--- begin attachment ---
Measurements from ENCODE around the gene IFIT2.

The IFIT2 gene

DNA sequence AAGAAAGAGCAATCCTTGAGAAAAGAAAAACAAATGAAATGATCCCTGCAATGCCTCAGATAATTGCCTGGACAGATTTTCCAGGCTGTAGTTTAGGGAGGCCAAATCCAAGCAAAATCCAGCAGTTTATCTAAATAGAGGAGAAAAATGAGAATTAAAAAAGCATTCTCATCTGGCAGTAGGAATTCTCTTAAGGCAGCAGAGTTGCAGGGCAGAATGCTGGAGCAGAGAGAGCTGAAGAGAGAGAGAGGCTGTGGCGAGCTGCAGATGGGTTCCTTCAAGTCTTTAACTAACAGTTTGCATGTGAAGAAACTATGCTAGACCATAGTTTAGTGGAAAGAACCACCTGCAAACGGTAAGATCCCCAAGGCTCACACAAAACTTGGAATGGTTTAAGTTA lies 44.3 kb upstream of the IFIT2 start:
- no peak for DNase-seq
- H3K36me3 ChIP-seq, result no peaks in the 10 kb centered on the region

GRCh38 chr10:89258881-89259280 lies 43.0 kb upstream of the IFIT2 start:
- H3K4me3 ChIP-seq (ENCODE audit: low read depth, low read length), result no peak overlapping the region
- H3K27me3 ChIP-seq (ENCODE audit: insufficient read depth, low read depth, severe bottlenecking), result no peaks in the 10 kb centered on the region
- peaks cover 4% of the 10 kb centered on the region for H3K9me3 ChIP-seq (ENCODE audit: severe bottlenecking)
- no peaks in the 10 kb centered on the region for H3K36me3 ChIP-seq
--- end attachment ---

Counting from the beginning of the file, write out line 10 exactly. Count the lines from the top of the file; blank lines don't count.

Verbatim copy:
- no peaks in the 10 kb centered on the region for H3K36me3 ChIP-seq